It is true that much of the commercial weight-loss industry is composed of charlatans who lack evidence to back up their come-ons. But that's not the same as saying that there is no way to reduce one's body size sustainably.
As you know, I did (am doing) it, and I have lots of friends who have as well. But there's also the long-term, legitimate, National Weight Control Registry, which is coming up on 20 years and tracks more than 10,000 people who've lost significant weight and kept it off for significant time. Read more »
[I originally published this post a year (and three days) ago, but I'm bumping it to the top because it fits the thread of discussion kindled by Michele Simon's Eat Drink Politics report of last week.]
Based on my early experience with them, and on what I've heard from others of their experiences, I have long held opprobrium for registered dietitians. But it has recently bubbled over again. Read more »
The Salt, NPR's food blog, carried the news today that McDonald's will beging posting calorie counts of its products, which is definitely news. This is what happens when groups like Corporate Accountability International organize the tens (hundreds?) of thousands of people who care about nutrition to apply enough pressure that even the most prominent corporations choose to change. Read more »
Over the years, people have occasionally opined that the kit of actions that has allowed me to lose 155 pounds and keep it off 20 years is "a lot." 'Course, "a lot" is a relative term, but not a useful one necessarily. "A little" or "a lot" both miss the point of a desired outcome; "enough" is the only thing that matters:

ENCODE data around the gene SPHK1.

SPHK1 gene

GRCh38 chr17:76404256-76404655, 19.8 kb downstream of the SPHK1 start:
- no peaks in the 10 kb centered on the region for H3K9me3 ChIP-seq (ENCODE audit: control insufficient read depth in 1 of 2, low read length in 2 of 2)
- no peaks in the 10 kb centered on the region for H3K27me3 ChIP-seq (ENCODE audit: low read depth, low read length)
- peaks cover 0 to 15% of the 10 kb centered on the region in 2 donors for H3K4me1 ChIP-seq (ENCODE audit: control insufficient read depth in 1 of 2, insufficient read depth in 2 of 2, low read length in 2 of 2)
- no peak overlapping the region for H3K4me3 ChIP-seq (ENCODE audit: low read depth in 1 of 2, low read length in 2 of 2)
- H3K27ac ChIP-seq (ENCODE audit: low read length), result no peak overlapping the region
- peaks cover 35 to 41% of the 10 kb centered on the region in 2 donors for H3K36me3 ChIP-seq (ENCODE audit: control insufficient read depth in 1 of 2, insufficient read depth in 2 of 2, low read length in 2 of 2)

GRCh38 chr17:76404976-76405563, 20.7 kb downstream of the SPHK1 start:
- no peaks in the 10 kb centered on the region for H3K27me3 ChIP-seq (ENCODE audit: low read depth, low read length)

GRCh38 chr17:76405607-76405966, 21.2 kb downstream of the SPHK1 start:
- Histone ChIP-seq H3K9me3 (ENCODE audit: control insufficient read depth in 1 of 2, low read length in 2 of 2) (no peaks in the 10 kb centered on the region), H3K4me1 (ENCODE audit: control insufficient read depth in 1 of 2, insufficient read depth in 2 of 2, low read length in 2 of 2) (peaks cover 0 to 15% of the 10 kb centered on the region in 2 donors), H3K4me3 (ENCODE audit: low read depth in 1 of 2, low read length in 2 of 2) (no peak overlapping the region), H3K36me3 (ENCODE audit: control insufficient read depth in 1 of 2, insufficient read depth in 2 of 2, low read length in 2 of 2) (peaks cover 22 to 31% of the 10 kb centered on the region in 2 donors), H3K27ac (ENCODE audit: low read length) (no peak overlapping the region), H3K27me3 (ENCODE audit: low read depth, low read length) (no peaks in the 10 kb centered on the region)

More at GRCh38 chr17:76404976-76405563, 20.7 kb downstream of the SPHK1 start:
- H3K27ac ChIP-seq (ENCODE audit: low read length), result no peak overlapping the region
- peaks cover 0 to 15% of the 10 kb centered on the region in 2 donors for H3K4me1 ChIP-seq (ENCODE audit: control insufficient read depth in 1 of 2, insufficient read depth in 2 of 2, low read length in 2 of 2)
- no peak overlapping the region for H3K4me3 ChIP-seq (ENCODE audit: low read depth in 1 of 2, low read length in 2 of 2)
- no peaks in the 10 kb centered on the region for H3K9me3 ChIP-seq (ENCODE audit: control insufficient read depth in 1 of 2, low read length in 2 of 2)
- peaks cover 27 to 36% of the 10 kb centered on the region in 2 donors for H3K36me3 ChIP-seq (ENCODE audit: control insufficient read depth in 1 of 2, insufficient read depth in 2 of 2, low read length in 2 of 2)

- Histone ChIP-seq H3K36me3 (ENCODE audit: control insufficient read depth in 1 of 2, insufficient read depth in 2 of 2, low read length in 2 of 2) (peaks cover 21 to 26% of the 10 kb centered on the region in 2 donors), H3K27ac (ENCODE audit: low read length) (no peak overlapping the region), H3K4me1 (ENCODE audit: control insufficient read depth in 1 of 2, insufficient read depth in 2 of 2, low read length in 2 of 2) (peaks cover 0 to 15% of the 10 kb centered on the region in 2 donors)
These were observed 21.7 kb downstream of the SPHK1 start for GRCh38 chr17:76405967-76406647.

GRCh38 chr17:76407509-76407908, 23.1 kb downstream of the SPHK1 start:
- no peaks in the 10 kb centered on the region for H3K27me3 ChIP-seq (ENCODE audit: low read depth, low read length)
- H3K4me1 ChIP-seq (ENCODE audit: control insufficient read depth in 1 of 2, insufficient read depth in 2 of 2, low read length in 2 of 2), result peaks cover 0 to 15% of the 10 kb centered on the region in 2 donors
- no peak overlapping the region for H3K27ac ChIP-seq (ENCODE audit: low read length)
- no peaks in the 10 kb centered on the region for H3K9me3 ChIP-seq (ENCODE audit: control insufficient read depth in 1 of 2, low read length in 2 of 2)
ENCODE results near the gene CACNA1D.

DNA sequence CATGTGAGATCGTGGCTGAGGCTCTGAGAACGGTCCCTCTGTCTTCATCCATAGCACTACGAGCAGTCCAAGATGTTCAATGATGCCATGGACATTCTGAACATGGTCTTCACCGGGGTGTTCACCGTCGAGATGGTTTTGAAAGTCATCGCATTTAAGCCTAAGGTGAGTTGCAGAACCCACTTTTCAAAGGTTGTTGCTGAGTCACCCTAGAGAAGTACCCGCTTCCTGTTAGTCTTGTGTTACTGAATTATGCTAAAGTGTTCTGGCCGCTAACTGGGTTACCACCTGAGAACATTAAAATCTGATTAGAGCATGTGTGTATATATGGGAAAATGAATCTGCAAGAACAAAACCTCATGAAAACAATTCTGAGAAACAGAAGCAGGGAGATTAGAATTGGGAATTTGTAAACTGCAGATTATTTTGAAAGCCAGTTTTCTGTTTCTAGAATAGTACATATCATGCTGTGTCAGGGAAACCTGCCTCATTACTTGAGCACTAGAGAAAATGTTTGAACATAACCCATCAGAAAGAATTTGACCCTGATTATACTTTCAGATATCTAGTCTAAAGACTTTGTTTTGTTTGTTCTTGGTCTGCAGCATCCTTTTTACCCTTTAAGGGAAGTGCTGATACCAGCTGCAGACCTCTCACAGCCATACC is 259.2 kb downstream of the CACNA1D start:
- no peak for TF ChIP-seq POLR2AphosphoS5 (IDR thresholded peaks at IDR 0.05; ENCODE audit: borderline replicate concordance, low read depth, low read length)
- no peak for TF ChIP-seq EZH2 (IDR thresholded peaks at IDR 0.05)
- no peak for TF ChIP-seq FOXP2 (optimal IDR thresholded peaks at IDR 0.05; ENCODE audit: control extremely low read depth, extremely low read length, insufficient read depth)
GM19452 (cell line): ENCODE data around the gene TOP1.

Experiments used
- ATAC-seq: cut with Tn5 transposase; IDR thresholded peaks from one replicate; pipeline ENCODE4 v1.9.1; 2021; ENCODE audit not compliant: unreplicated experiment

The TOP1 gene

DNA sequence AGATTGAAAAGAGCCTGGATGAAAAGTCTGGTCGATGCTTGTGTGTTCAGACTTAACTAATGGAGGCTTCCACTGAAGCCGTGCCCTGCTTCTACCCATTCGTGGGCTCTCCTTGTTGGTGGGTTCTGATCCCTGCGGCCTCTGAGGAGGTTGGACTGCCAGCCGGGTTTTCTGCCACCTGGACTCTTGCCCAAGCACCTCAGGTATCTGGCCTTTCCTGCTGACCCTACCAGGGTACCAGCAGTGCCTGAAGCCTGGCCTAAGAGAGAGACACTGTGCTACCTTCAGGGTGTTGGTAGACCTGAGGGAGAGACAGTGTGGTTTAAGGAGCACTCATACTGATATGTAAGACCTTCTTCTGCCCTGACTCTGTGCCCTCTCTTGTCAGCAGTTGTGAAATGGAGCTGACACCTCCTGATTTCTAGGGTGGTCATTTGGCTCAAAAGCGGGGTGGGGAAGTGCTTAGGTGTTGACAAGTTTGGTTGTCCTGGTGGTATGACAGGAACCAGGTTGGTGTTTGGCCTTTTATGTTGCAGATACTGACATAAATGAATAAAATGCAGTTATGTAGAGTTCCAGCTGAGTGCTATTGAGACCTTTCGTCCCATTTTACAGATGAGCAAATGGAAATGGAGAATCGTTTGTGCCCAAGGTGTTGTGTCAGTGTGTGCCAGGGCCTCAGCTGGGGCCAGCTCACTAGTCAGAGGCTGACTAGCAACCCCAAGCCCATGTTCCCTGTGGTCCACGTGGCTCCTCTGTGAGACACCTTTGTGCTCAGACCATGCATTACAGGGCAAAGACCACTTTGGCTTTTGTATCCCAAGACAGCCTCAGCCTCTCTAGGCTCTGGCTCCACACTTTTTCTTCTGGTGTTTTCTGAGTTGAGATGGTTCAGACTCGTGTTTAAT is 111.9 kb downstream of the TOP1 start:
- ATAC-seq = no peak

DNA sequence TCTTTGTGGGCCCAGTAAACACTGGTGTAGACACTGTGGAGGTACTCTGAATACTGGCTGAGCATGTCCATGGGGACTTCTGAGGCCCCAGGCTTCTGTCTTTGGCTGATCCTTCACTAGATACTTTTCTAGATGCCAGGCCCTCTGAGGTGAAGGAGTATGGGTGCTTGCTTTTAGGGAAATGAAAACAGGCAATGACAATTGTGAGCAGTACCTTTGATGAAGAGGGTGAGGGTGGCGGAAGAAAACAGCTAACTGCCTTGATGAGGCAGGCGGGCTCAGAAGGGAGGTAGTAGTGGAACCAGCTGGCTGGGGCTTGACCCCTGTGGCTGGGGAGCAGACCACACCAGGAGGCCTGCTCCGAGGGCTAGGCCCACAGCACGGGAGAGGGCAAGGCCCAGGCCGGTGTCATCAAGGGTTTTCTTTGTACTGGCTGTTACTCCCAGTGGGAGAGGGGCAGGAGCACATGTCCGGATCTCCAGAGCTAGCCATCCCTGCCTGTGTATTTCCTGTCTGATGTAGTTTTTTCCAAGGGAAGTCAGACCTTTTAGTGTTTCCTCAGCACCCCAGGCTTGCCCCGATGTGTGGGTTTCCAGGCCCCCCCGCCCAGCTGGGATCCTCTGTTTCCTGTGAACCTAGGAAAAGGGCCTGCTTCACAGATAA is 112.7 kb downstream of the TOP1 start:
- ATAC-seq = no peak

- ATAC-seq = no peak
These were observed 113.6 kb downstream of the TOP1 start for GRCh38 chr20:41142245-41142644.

If you want an outcome, are you doing enough to get it?
And how do you know if it's enough? Within a wholesome range, you can judge by results.
If you're getting the results you want, you're doing enough. Read more »
I don't often post someone else's post just because I like the writing, but that's what I'm doing here.
Lindy West, writing on Jezebel, gathered together a lot of diet-guru advice to become the healthiest person on earth. And her telling of how she did it is fun to read, even if you're not drawn to the subject matter.
'Least, that's what I think.
One of the blogs I'm following in my RSS reader is by the Fat Nutritionist. Her most recent post describes several quotidian food strategies that I agree with, but it also has this:
Plus if I don’t buy a frozen pizza, I will just order one at some point anyway. There’s no point in fighting it.
I just don't get this fatalism around food choices. There are people who go without pizza their whole lives. What's to say that this writer, or anyone else, can't go without it too? Read more »
An irking aspect of conventional wisdom around weight loss, peddled foremostly by many dietitians, is that deprivation doesn’t work, so moderation is the only path that can succeed.
I have some sympathy with the notion, I suppose — I don’t like to be deprived if what’s dear to me, either. But I reject the premise. Read more »
So I started off this series with the question I very often hear, "what's the most important action a person struggling with his or her weight can take?" I usually learn from such questioners that they really want to know what diet to go on, or what food to eat more of or less of. Read more »